I’ve also been thinking a lot about how the diversity within species inspires art in general. We talk a lot about how diversity across species and biodiversity inspires art and inspires illustration, but I don’t know of a lot of people looking at the variation within species. 

Do your illustrations ever accompany your research?

My most recent paper was the first paper where I used my watercolor illustrations in the figures, and I want to do that a lot more! People seemed really excited about it. That paper was on stickleback fish and looking at their evolution as a result of climate change in California. I think one of the things it seemed to do was get people interested in the research. Personally, I get really excited about data visualizations and concepts in papers, so I kind of pride myself on figuring out how to do that. 

I think having the artistic component layered on top of science can be really gripping for people. Hopefully they see the figures and are excited to open the paper and look at the results. Visualizations and science art are great avenues for outreach too because you get people interested in not only the beauty of nature, but also in the beauty of someone’s interpretation of nature.  

There is a long history of wildlife biologists and naturalists using illustration to record the world around them. Do you have any artists that you draw inspiration from?

One of the things that I think is a bit of a tragedy is that you always know papers’ authors, but you don’t often know the biological illustrators. I often find myself really appreciating illustrations themselves. I recently found this book, “Explorers Sketchbook: The Art of Discovery & Nature” that showcases different explorers and their illustrations. I even found a few female historical naturalist-illustrators, which seems to have been pretty rare.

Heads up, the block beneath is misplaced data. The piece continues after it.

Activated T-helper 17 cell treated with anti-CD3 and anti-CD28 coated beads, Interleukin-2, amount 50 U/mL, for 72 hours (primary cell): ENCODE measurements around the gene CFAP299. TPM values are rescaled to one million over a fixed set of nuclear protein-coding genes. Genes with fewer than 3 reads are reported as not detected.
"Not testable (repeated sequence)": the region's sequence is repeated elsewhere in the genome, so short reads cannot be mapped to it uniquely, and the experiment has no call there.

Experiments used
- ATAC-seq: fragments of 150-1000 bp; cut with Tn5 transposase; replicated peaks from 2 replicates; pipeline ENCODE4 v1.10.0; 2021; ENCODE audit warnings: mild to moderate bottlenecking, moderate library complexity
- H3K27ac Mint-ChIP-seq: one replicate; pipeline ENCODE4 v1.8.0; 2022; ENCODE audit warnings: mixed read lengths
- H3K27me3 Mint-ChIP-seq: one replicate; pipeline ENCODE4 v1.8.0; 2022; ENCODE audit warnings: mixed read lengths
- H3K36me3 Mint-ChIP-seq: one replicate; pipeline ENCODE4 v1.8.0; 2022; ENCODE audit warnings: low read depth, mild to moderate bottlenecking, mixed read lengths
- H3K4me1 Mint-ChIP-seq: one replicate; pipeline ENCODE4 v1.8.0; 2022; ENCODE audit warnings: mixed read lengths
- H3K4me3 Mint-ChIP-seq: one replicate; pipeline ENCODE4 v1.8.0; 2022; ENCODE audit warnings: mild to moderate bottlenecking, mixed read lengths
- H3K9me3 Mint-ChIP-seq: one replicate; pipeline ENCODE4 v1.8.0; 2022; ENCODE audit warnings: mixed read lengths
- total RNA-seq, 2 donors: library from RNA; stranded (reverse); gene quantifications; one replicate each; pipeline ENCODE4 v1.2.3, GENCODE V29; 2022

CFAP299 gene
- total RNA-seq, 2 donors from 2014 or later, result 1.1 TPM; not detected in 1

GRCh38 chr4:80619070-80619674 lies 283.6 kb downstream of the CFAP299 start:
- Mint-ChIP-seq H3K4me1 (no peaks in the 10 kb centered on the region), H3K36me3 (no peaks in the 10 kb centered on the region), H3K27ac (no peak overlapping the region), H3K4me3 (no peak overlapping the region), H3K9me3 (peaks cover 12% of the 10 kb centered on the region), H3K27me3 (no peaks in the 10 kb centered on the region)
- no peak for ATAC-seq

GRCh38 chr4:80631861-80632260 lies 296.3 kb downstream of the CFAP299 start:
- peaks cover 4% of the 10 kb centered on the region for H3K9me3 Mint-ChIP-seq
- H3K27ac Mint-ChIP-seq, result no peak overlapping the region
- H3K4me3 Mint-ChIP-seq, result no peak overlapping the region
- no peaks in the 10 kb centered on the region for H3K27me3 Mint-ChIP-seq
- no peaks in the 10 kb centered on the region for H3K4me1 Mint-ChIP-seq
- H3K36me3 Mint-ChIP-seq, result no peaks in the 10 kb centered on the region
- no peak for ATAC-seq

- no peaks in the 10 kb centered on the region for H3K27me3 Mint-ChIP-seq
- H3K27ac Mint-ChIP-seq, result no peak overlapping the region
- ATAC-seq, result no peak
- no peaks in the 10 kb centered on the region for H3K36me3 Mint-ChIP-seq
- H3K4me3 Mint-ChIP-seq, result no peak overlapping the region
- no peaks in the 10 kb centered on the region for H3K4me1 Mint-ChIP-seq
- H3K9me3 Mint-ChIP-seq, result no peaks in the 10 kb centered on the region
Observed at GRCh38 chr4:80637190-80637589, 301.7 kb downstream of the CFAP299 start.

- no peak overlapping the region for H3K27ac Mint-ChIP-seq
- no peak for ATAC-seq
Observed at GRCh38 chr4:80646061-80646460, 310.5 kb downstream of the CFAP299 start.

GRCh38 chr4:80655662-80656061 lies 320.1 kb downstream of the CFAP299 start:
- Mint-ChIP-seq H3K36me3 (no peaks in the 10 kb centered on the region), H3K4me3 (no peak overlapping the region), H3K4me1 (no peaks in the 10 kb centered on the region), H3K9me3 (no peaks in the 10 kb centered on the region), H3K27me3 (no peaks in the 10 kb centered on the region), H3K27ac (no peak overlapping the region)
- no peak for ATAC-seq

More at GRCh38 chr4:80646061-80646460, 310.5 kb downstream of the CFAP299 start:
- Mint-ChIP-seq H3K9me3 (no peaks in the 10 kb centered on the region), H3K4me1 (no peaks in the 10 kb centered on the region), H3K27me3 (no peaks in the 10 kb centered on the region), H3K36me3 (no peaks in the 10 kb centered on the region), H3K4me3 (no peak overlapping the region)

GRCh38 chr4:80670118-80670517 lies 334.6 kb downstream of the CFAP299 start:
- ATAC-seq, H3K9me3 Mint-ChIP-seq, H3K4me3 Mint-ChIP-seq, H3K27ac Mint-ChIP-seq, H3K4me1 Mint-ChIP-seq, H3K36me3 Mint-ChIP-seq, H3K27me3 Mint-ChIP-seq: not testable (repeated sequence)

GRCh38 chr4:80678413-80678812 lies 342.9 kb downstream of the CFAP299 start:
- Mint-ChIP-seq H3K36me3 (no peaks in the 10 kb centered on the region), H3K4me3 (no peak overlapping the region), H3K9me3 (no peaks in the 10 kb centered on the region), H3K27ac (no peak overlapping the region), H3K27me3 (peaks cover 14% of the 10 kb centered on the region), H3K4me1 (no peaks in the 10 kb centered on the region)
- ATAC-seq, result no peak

One I am especially drawn to is Maria Sibylla Merian. She did this really famous illustration which I've seen around before and I didn’t realize was done by a woman back in the 1600s. It has been really cool learning a little bit more about this tie between natural history and biological illustration and how that was so closely intertwined for the early explorers and early naturalists. 

What would you say to someone who might be interested in trying their hand at animal illustrations? What’s the best place to start?

One of the things that I’ve found really helpful is to look at the skeletons of animals and to see how they fit together and how they work though I’ve never really done that in a structured or disciplined way. For me, being interested in the natural world and how things move and work has always been really helpful for me. For this series in particular, I actually get a lot of inspiration from iNaturalist! I look at all the photos and records of herps in Washington, making note of their variation in patterns and color - so if you have logged a herp photo to iNaturalist, there’s a good chance I’ve used it as reference material!

For somebody who is just getting into illustration, I would suggest finding other illustrators for inspiration. Also just spending time in nature and trying to draw things just by observing them. Still, a lot of my illustrations are referenced from either my own photographs or from different photos online, which might be cheating in a way, but I think of it as a natural progression of photographic art being translated into illustration art!

Want to try drawing Washington's wildlife? Check out our tutorials!

Video Caption: This series with local artist Jed Dunkerley will take you through Washington's six major ecosystems and teach you how to draw some fo the most iconic plants and animals that live there. It's a great first step for anyone who wants to try out biological illustrations and even the pros might learn a thing or two!